Such were the gratifications of the nonfiction genre that Godwin has decided to do a sequel to Heart. "The next book will be about hospitality," she says. "I’ll treat it the same way I treated the heart, looking at all the ways hospitality has been perceived throughout the ages."

At the moment, Godwin is at work on a new novel called The Queen of the Underworld. "For the first time in my life, I don’t have a deadline," she says. "It frees me up, and I seem to work more. I’m interested to see how, having written Heart and found this new kind of circulation, it’s going to affect what I’m writing now. I think it’s going to permeate the fiction writing with more heart qualities," she says hopefully. "Things like zest, courage and taking chances at pain."

Publishers Weekly once described Gail Godwin as a mix of "mysticism and clear-headed practicality," a fusion of divergent forces that has proven a rich one for the author, whose novels Evensong and The Good Husband explorations of mortality and faith that mine the spiritual side of their characters have earned her both popular and critical […]
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We invite you, dear readers, to peruse the pages of The Crimson Petal and the White, a deliciously Dickensian jaunt through Victorian London that smacks of the city’s seedier quarters. Full of scheming whores, surly servants, simpering society ladies and smartly dressed gents, the book’s as rollicking, bawdy and brilliant a yarn as aught that’s come out of the Empire since Mrs. Brown sat upon the throne. So settle your specs upon your nose, keep a cup of tea by your knee and take up Michel Faber’s tale. We promise Petal will not disappoint.

Indeed, Faber’s newest novel, a large-scale historical set piece that unfolds over 800-plus pages, is (pardon the pun) worth the weight. At once an old-fashioned entertainment and fiction of the highest order, it’s a profound and eloquent exploration of class and gender in Victorian-era society whose implications will resonate with modern readers. The book marks another innovative move for Faber, whose last novel Under the Skin a genre-busting narrative about an alien from outer space was hailed by critics on both sides of the Atlantic. Backpedaling a couple of centuries, Petal follows a large cast of classic British characters, at the center of which is Sugar, a smart, seductive 19-year-old prostitute who insinuates herself into the life of a wealthy perfumer named William Rackham. The self-absorbed William, driven by his lust for Sugar, pursues her with an air of lordly entitlement. She soon steals his heart, becoming privy to his business and family affairs.

And what a family it is. Henry Rackham, William’s devoutly religious brother, harbors feelings for Mrs. Emmaline Fox, a scandalously independent, good-hearted widow who ministers to London’s lower classes. And then there’s Agnes, wife of William, the consummate Victorian lady, delicate, nervous, dependent and completely deranged. Faber skillfully juggles these intersecting lives and multiple points of view to create a compelling social novel a narrative bolstered by his uncanny ability to channel female voices and his knowledge of London’s Byzantine streets.

Faber, who was born in the Netherlands in 1960, wrote the first draft of the novel 22 years ago, composing on a typewriter and correcting errors with paint, scissors and glue. But he set the novel aside, fearing no one in the publishing industry would bother with the ragged manuscript. Revising the book after two decades has enabled him to fully explore the complexities of class and custom in an age of ornate social ritual, an era when private desires simmered beneath public facades. BookPage recently corresponded with the author, who says shuffling between bed and computer while at work on Petal has left him disinclined to begin another novel. These days, short stories occupy his time.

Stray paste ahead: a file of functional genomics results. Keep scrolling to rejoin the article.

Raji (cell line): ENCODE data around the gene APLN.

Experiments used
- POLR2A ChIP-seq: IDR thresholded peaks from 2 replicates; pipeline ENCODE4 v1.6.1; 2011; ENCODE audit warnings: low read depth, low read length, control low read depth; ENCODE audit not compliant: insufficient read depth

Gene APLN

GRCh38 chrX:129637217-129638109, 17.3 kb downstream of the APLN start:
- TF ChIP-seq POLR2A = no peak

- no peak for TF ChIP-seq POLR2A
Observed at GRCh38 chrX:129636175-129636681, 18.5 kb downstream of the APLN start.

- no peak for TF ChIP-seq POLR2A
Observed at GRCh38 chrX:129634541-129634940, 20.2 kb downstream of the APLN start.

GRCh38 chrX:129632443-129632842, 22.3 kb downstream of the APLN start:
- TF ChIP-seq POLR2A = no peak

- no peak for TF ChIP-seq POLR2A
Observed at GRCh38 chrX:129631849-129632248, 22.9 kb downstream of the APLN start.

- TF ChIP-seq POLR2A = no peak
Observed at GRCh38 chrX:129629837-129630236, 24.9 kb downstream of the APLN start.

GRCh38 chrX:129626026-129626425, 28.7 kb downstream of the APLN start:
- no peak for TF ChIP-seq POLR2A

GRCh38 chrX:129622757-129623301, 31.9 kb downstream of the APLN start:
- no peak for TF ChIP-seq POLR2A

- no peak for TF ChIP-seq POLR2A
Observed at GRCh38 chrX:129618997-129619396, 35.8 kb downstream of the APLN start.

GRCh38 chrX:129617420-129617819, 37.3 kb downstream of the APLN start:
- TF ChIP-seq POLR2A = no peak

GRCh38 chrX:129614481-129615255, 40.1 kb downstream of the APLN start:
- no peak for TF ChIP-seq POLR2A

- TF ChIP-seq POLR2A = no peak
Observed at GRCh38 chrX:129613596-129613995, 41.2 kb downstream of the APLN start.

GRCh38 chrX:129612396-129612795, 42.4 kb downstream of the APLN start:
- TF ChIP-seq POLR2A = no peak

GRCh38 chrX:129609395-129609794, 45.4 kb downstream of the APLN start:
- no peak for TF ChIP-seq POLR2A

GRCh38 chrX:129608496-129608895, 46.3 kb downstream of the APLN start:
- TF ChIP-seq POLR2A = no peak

The Crimson Petal and the White was recently serialized in the British newspaper The Guardian, which posted each episode on the web. Did it feel odd to send your work out into cyberspace in this way?
Michel Faber: I haven’t traveled into cyberspace to see it. I wrote it for myself, on paper. And I’m sure that if my work is destined to survive, it will survive on thin slices of tree, not as digital impulses flitting around in computers. Giving people a taste of my novel on the Internet is fun, but Bill Gates’ dream of a future where books no longer exist is the sort of folly that only someone who doesn’t appreciate literature could conceive. Books are meant to be held and taken to bed.

You’ve said that Petal combines the richness of Victorian prose with some of the effects that have been rendered possible in modern prose." What modern touches/effects do you feel you brought to the book, specifically?
The pace and density of the prose varies according to how fast I want the narrative to move. If you read Victorian pulp fiction the so-called penny dreadfuls" you’ll find they’re still a lot more verbose and ponderous than the spare, swift narratives of modern thrillers. In Petal, I could move from Dickensian richness to Chandleresque sparseness, as long as I handled the transition so smoothly that it wasn’t obtrusive. Another way in which Petal is utterly modern is in its social, political and psychological perspective. The story maintains the seductive illusion that it’s unfolding in 1875, but a lot of its insights are based on what we’ve learned since then, about feminism, child abuse and so on. Obviously the book is also much more sexually explicit than any Victorian novel was free to be.